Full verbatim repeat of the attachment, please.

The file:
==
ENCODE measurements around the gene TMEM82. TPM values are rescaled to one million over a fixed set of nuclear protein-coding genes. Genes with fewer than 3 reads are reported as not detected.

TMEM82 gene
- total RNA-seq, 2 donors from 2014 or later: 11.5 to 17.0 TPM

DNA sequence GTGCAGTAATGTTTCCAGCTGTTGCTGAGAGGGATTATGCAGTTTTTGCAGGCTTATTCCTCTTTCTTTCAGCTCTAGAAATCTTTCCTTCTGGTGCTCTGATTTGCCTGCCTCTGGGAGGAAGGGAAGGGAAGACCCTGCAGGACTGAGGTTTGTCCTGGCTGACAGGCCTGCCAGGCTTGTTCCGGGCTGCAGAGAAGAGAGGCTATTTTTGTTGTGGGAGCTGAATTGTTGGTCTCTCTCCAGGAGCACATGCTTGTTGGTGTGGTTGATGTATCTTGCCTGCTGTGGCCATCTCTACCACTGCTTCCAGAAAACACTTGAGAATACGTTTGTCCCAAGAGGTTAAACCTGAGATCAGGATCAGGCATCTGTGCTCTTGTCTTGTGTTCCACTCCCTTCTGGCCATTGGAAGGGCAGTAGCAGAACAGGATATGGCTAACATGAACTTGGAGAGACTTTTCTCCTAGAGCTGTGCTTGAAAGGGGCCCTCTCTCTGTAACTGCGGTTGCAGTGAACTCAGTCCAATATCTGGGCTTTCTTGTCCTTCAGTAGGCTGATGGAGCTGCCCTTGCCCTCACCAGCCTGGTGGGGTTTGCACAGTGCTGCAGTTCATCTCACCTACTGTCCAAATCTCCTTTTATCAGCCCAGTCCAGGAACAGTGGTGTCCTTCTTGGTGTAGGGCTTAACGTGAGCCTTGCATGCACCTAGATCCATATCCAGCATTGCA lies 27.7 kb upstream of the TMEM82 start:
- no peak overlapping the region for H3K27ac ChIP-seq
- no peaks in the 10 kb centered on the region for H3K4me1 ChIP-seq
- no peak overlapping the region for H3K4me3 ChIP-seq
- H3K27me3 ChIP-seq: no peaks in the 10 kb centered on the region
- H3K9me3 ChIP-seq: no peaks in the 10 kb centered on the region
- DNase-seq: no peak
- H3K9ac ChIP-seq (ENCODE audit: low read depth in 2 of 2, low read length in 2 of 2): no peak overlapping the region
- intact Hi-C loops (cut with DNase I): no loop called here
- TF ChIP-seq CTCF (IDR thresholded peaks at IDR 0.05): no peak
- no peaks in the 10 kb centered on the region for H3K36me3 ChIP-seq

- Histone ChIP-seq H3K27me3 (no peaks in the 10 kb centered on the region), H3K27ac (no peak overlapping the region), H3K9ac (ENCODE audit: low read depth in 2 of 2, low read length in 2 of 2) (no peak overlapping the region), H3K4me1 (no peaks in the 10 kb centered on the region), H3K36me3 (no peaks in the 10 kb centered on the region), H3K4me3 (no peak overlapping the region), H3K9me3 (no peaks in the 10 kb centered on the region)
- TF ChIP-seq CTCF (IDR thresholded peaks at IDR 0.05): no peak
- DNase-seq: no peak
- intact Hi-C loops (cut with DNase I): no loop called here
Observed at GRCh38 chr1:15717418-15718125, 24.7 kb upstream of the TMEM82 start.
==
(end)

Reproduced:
ENCODE measurements around the gene TMEM82. TPM values are rescaled to one million over a fixed set of nuclear protein-coding genes. Genes with fewer than 3 reads are reported as not detected.

TMEM82 gene
- total RNA-seq, 2 donors from 2014 or later: 11.5 to 17.0 TPM

DNA sequence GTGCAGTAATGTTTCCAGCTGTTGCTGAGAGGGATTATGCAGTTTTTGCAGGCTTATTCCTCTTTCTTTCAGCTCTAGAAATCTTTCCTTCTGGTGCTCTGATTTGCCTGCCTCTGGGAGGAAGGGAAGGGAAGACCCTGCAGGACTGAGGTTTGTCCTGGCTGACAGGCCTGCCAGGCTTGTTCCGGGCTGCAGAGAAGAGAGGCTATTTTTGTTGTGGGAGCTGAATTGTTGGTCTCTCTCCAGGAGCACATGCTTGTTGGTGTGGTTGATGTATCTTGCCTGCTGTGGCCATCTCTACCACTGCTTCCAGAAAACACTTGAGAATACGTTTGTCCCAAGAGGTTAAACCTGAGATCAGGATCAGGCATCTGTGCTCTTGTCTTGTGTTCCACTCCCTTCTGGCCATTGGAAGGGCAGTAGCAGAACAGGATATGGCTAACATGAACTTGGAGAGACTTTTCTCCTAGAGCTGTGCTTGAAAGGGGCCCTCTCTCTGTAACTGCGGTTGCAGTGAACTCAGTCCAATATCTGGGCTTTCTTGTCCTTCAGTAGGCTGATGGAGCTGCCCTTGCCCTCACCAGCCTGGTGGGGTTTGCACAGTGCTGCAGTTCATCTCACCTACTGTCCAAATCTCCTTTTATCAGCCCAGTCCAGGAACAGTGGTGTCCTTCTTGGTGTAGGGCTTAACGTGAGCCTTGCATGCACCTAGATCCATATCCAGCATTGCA lies 27.7 kb upstream of the TMEM82 start:
- no peak overlapping the region for H3K27ac ChIP-seq
- no peaks in the 10 kb centered on the region for H3K4me1 ChIP-seq
- no peak overlapping the region for H3K4me3 ChIP-seq
- H3K27me3 ChIP-seq: no peaks in the 10 kb centered on the region
- H3K9me3 ChIP-seq: no peaks in the 10 kb centered on the region
- DNase-seq: no peak
- H3K9ac ChIP-seq (ENCODE audit: low read depth in 2 of 2, low read length in 2 of 2): no peak overlapping the region
- intact Hi-C loops (cut with DNase I): no loop called here
- TF ChIP-seq CTCF (IDR thresholded peaks at IDR 0.05): no peak
- no peaks in the 10 kb centered on the region for H3K36me3 ChIP-seq

- Histone ChIP-seq H3K27me3 (no peaks in the 10 kb centered on the region), H3K27ac (no peak overlapping the region), H3K9ac (ENCODE audit: low read depth in 2 of 2, low read length in 2 of 2) (no peak overlapping the region), H3K4me1 (no peaks in the 10 kb centered on the region), H3K36me3 (no peaks in the 10 kb centered on the region), H3K4me3 (no peak overlapping the region), H3K9me3 (no peaks in the 10 kb centered on the region)
- TF ChIP-seq CTCF (IDR thresholded peaks at IDR 0.05): no peak
- DNase-seq: no peak
- intact Hi-C loops (cut with DNase I): no loop called here
Observed at GRCh38 chr1:15717418-15718125, 24.7 kb upstream of the TMEM82 start.